Chiropractic and the Medical Referral System
Do We Take What We Can Get?
By Nancy Martin-Molina, DC, QME, MBA, CCSP
Are today's chiropractic practitioners suitable specialists for the referral of complex medical problems? While many of my colleagues will answer "yes," will these same colleagues take full responsibility for coordinating treatment? The following case report serves as an illustration of this point.The patient was referred for a consultation regarding his low back and was not accepted for chiropractic care. (The patient's referring provider was informed in writing of my consultation findings and was provided some information on the condition, as found below.)
History of Present Illness
The patient is a pleasant 47-year-old man with recent multilevel laminectomies and excisions, and drainage of multilevel epidural abscesses. He had been admitted to his local regional hospital due to significant low back pain and elevated white blood cell count. During admission, it was determined he had an elevated liver function. A GI consultation was obtained and he tested positive for hepatitis C. He obtained a spine orthopedic specialist and underwent the aforementioned surgeries.
He was discharged to his primary physician for Coumadin, PT-INR and liver function tests. His primary doctor reportedly stated no further surgery was necessary at this time. The admitting physician reported this was because he was doing very well. My consultation was sought for a reported recent lumbosacral sprain.
As the examination progressed further, this patient reported postoperatively that due to his poor financial status, he initiated some self-procured work in cement masonry. While attempting to lift an object at work, he immediately experienced a bowel loss described as explosive in nature. The patient failed to grasp any significance of this relating to his low back concerns and was very embarrassed to report the event.
The patient's complaint is bilateral low back pain, right greater than left. The pain level was rated as an 8 on a scale of 1 to 10 (10 being severe pain) and moderate interference in activities of daily living. The quality of the pain is stabbing, like pins and needles. There is some radiation of pain into the right lower extremity and right buttock; this area is described as numb.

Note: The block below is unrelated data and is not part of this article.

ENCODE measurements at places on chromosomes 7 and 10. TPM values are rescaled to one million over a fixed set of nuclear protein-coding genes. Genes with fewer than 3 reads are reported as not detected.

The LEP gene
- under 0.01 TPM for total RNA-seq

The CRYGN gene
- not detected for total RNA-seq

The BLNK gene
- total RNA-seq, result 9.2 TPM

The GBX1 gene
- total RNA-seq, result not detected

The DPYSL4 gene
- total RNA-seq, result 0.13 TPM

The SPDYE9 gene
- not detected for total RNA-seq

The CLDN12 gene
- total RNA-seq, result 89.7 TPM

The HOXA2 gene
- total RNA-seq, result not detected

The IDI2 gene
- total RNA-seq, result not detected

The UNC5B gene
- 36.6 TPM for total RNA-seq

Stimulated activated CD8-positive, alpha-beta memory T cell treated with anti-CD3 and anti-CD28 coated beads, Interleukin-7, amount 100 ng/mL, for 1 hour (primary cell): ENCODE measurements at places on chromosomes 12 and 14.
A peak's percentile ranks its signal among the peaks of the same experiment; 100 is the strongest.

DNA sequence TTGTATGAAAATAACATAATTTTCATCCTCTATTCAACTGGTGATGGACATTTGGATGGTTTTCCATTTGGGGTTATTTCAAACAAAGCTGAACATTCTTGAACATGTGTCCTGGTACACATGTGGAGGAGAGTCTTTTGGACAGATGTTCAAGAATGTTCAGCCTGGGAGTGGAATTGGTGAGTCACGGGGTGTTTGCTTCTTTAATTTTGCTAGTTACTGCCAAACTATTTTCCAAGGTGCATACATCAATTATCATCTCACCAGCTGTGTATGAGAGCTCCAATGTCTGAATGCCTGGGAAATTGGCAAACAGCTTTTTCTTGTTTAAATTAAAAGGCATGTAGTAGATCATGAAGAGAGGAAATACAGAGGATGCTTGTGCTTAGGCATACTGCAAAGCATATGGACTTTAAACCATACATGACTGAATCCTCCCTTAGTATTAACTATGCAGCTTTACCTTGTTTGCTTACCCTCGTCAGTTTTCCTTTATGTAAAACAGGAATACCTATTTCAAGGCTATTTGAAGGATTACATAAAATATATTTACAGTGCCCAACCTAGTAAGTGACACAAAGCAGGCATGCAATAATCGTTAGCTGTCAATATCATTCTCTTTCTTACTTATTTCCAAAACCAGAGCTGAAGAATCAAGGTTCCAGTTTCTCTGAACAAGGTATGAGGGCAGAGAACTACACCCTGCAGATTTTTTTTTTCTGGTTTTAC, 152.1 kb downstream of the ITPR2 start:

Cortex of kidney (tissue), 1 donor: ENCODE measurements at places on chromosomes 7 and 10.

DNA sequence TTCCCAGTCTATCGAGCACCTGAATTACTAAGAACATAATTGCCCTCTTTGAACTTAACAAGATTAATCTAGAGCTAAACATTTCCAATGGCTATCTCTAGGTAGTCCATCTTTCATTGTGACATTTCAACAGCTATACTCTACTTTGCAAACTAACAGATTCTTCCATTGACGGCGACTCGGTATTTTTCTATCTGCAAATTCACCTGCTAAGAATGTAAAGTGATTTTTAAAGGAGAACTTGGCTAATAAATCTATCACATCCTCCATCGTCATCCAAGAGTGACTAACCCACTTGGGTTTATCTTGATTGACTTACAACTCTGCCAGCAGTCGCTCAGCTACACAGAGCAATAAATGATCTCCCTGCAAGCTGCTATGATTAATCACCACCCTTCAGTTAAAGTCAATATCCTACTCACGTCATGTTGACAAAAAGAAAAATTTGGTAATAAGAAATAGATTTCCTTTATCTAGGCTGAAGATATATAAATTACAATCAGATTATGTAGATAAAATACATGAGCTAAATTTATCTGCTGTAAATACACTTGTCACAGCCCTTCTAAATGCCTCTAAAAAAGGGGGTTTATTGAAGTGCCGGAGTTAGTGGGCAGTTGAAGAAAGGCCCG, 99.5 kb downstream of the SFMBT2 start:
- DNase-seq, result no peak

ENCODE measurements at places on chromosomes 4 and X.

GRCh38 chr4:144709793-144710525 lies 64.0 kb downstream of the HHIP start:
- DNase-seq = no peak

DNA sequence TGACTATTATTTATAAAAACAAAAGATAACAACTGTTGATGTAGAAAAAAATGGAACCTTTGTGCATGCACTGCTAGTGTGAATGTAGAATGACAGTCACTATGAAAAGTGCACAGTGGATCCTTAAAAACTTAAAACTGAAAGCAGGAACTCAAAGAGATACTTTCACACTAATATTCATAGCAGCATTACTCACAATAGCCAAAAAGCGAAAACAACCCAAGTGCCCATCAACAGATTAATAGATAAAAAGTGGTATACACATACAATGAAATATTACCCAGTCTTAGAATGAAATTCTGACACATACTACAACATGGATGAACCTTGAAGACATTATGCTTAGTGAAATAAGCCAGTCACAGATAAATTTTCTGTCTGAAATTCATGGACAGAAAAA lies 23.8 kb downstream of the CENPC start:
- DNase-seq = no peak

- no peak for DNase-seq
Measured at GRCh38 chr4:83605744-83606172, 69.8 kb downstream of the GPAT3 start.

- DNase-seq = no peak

The patient was taking the following medications: Lortab (pain analgesic), Diazepam (anti-anxiety), Atenolol (high blood pressure) and Warfarin (blood thinner).
Review of Systems
General: There is a history of probable septicemia, as his stool cultured positive. He was placed on antibiotics but currently denies fever, chills, night sweats or weight loss.
Genitourinary: No history of kidney stones, urinary tract infection, hematuria, pyuria, urinary frequency or hernia. There is no loss of urine with coughing or sneezing. There is a recent history of impotency.
Musculoskeletal: Chronic and frequent knee joint pain, current back pain, history of spondylolysis with vertebral anterior slippage and significant neural foramina narrowing, reported as L5 onto S1.
Neuro/Psychiatric: History of anxiety and depression. Underwent psych evaluation, but no current intervention reported. No history of headaches, seizures or epilepsy. One recent fainting episode, recent gait difficulties, positive for current tingling and numbness, and recent paraesthesias.
Hematologic/Lymphatic: Currently taking blood thinners.
Vital Signs: B/P 178/88, P 88, RR 18, T afebrile
Weight: 210 lbs.
General Postural Inspection and Gait: Wide base, slight lurch in the right hip flexor